<img height="1" width="1" style="display:none" src="https://www.facebook.com/tr?id=433900120678657&amp;ev=PageView&amp;noscript=1">

Finding the right team of people to help you lead change at your church might not be as hard as you think. Our friends at Lifeway Leadership have some great points to consider when leading change.

When leading change in your church, you must establish the right team to see the change process through to completion. You need people with formal authority but also need people with influence in your church or organization. Their influence may or may not have anything to do with their hierarchy on the org chart. You also need people with the right skill sets to employ at different phases of the change implementation process. These individuals should be completely convinced that the change is necessary. After all, it is difficult to lead someone in a direction that you are not going yourself.

I have created this 9-box to help you assess where a person is and how to bring them into your coalition for change.Building a Coalition for Change

Think about the people in your church. For each person that comes to mind, first rate that person’s influence in your church as low, medium, or high. Next, rate if that person is invested in the change as low, medium, or high. Mark where the two intersect on the 9-box grid. I suggest that you only focus on people who fall in the upper right squares of the 9-box, as they’re the most invested and influential. Here’s how to build up each type in your coalition for change.New call-to-action

For the high influence and highly invested people, use them as spokespersons for your church. They already have influence and are already bought into your church’s mission. Put these people out front, give them a microphone, and make sure they use their influence and buy-in to move forward.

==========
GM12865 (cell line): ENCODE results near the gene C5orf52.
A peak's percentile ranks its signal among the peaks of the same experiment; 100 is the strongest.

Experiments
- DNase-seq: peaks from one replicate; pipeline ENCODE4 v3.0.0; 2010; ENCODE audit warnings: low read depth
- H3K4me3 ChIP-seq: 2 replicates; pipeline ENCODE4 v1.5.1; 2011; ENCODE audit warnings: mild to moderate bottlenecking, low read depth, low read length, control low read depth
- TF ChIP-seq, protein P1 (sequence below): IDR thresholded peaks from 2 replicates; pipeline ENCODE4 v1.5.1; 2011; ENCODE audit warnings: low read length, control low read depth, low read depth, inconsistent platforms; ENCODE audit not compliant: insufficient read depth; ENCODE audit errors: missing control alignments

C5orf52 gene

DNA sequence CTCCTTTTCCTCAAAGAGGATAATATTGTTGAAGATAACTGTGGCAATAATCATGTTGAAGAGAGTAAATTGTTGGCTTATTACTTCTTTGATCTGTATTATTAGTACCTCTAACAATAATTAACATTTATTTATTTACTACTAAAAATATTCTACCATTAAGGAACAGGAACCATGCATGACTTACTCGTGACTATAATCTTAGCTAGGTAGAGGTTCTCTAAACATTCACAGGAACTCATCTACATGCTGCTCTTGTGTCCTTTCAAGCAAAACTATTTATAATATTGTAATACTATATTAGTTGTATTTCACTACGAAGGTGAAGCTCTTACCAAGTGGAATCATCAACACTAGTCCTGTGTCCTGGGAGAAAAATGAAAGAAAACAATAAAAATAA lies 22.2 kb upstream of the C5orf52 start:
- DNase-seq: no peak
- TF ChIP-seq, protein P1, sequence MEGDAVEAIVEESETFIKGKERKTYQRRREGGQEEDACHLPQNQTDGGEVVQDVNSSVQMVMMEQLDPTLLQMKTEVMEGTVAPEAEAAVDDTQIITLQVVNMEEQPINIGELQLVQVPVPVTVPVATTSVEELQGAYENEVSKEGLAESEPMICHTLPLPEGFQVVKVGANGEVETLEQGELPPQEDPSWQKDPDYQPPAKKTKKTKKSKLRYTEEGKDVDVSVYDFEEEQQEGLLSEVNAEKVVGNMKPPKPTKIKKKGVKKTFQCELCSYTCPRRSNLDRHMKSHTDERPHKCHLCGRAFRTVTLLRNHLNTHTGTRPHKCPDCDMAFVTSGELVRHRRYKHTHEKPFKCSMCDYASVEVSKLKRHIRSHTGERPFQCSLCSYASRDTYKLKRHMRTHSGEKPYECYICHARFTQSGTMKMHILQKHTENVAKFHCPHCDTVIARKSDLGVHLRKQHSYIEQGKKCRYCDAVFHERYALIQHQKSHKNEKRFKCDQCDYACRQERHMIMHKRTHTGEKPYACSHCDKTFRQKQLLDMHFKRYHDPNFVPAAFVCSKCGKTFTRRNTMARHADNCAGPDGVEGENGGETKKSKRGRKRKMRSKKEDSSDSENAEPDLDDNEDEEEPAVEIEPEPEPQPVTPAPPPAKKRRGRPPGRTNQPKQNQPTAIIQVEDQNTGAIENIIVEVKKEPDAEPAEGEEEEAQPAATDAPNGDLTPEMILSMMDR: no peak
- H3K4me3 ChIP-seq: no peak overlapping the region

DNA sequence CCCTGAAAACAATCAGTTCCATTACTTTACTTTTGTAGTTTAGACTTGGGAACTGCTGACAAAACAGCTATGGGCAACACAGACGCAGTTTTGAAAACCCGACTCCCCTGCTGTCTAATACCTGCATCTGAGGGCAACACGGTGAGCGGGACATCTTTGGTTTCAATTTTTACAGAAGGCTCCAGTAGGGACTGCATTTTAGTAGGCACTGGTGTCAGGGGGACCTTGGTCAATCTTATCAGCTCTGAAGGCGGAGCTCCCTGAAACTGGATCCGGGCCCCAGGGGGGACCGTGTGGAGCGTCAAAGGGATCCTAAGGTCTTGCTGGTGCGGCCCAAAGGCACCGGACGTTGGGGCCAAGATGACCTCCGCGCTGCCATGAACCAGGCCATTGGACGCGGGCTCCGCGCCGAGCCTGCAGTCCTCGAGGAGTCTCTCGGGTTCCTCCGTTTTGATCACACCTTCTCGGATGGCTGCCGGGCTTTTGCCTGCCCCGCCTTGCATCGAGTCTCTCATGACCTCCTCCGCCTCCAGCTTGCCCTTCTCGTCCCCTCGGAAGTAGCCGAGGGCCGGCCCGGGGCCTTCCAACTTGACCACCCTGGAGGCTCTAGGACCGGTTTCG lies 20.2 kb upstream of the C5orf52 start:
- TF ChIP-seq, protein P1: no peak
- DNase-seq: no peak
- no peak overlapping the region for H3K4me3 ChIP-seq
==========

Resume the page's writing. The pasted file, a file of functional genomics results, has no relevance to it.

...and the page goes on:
• Who are three of these people in your church?
  • How can you equip them to be carriers of the vision?

For the high influence and somewhat invested people, you want to tie them strongly back into your church’s mission and leverage their influence as well.

  • Who are three of these people in your church?
  • Examine central stories from the history of the church. What emotional wells lie in deep reservoirs below the surface that might be tapped and retold for your change initiative?

Similarly, for the medium influence and medium invested people, cast vision to earn their buy-in. It’s easier to increase their investment than their influence.

  • Who are these people in your church?
  • Do they exist in pockets, groups, or ministries?
  • How do you utilize the groups above to reach them?
  • What content or tools can you give them to help them in this task?

For the highly invested but medium influence people, you want their faces and their stories up front and center. This move may seem unexpected because they’re not the most influential. Bring their stories to the attention of others to build credibility and social proof. This is the everyday man getting behind the change versus the people that we all assumed would be onboard anyway.

  • These may be people you do not yet know. How will you identify them as you begin this process?
  • What live venues do you have to bring their stories front and center?
  • How do you capture and capitalize on these moments?
  • What are other channels and ways you can spread their stories?

Regardless of where people fall in the framework above, we also must consider their readiness for change.

Find the original article "How to Create a Coalition for Change in Your Church" by Todd Adkins.